The Lean Startup

Note: Your MVP for the battle can simply be the idea you’re thinking of. What you need to show is that you validated your hypotheses and ideas using evidence.


Why lean Startup?  To Work Smarter Not Harder.

The Lean Startup is a methodology that favors experimentation over elaborate planning, customer feedback over intuition, and iterative design over traditional “big design up front” development. Although the methodology is just a few years old, its concepts—such as “minimum viable product” and “pivoting”—have quickly taken root in the startup world, and business schools have already begun adapting their curricula to teach them.

The goal is to turn uncertainties, assumptions, and risks into knowledge or “sure things” that will eventually guide organizations and business towards progress.

What to do?

  1. Summarize your hypotheses in a framework called a business model canvas.
  2. Use a “get out of the building” approach called customer development to test the hypotheses. Go out and ask potential users, purchasers, and partners for feedback on all elements of the business model, including product features, pricing, distribution channels, and affordable customer acquisition strategies.
  3. Agile development: Develop according to your customer’s need.


The Build-Measure-Learn Cycle

The Build-Measure-Learn cycle is a feedback loop that is said to be one of the core components of the Lean Startup methodology.   Through this process, the key unknowns can actually be transformed into knowledge that the startup can use in its product development – and business operations, as a whole. This whole process can also be called an experiment.

The Lean Startup.jpg

Phase #1. BUILD

In this phase, the startup’s goal is to build or develop its MVP – “minimum viable product”, or the bare minimum product that can be built for the purpose of testing a number of assumptions, or the hypothesis formulated – as quickly as possible. Before it can do that, however, the startup must first figure out what the problem that needs solving is.

  • Design the experiment. First, you have to build out the details of the experiment and figure out how everything will fit and mesh together. For this, you must have a solid and reliable method of collecting data, meaning the data gathered must be reliable and actionable.
  • Run the experiment. This is where you will collect the data. The most common methods include conducting interviews or distributing questionnaires. In some instances, others may come out with prototypes for testing.

Phase #2: MEASURE

In this second phase, the startup must then determine whether real progress is being made or not, and this involves measuring the results obtained from the experiment performed during the BUILD phase.

  • Data analysis. What happened?What are the implications of the data to your hypothesis? Make a comparison on what you hypothesized to what actually happened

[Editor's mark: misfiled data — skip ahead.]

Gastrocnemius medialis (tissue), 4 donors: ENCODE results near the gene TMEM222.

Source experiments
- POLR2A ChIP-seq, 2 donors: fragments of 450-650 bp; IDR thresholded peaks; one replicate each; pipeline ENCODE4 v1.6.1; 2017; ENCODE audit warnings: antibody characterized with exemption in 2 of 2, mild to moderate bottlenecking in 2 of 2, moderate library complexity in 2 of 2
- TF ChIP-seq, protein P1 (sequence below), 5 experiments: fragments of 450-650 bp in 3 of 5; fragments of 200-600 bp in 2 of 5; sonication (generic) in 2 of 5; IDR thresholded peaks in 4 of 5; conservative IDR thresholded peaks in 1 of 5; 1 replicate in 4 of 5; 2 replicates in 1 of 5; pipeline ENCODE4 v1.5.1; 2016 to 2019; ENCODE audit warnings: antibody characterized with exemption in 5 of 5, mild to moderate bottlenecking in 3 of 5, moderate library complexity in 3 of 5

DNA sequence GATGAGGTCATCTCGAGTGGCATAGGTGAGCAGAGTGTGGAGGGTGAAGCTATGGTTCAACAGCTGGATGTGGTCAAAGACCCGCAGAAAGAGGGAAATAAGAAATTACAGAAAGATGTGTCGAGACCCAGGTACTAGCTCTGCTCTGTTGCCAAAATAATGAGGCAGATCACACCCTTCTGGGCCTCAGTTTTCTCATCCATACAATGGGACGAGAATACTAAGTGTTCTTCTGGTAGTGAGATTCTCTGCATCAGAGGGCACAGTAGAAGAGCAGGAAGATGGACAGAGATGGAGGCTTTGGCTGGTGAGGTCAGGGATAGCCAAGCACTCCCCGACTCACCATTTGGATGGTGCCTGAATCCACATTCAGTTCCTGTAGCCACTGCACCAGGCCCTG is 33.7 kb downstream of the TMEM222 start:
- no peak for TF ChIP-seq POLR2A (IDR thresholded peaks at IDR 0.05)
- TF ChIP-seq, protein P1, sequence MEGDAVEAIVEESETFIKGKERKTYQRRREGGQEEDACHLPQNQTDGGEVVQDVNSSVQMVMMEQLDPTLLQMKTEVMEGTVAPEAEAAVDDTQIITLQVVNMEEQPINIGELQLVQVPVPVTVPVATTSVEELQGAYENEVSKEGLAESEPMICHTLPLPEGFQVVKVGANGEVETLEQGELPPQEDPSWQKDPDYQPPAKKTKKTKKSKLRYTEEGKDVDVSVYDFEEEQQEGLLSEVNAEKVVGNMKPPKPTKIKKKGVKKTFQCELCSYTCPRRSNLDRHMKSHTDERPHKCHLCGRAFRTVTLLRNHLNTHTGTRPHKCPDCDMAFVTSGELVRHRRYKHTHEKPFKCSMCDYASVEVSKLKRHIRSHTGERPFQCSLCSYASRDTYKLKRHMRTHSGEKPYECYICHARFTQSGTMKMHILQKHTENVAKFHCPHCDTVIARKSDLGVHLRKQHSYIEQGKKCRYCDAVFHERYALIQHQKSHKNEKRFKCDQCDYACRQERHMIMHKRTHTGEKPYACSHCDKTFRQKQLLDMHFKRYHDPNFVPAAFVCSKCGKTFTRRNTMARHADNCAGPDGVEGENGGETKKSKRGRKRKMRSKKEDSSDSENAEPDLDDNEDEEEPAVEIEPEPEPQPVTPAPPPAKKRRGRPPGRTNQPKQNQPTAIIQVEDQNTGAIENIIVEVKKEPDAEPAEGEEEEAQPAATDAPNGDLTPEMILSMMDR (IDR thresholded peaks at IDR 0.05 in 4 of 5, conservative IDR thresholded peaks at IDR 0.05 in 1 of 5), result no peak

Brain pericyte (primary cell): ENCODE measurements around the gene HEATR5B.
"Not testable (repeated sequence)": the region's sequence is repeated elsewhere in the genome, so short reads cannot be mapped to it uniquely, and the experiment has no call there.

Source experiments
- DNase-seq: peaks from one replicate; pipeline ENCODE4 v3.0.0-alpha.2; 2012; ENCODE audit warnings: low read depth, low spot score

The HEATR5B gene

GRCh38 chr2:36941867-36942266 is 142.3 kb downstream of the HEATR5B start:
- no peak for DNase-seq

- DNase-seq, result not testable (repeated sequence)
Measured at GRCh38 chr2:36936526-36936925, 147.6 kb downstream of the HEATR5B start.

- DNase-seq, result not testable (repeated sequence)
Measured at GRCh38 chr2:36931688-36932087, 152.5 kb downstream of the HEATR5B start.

• Data organization. Organize your data in a way that will make it easily understood, and for the whole scenario to be easily comprehended by whoever listens to it.
  • Data Presentation. Make your presentation of the data as compelling as possible.You want the members of the organization or the company to be engaged, so make sure you present it in a way that will truly grab their attention and hook them.

Phase #3: LEARN

Should you persevere or pivot?

Persevere: carrying on with the same goals

Pivot: Changing or shifting some, or all, of the aspects of the product strategy.


Ask yourself the following questions:

How should that knowledge be preserved?

What are the next steps that should be taken by the startup?


Build-Measure-Learn summary:

  • Ask whether the new idea of the startup actually solves a problem for the users.
  • Quickly come up with an action or a program that will test the idea with the users.Perform reassessment or revaluation if needed.
  • Obtain feedback from your us Focus on getting information that is relevant and will be useful in helping you create the product / service that is wanted or needed by the users.
  • Consider the sustainability of the product or service. Will you be able to maintain the current level of engagement or service?


In the battle, your cycle will most likely be as follows:

  1. You come up with an idea.
  2. You create your business model canvas. (BUILD)
  3. Start talking with potential customers and ask them what features they are looking for in the startup (MEASURE)
  4. Obtain the feedback of customers. (LEARN)
  5. Using the feedback obtained, you will repeat Steps 2-4 and make revisions on the BMC  until you get it right. (End of cycle #1, End of the battle)
  1. Once you get the business plan right, you proceed to the implementation of the MVP for testing. (BUILD)
  2. The MVP is then shown to the customers. (MEASURE)
  3. Feedback from customers is obtained and learned. (LEARN)

Steps 6-8 is repeated, making improvements on the prototype until you get product right.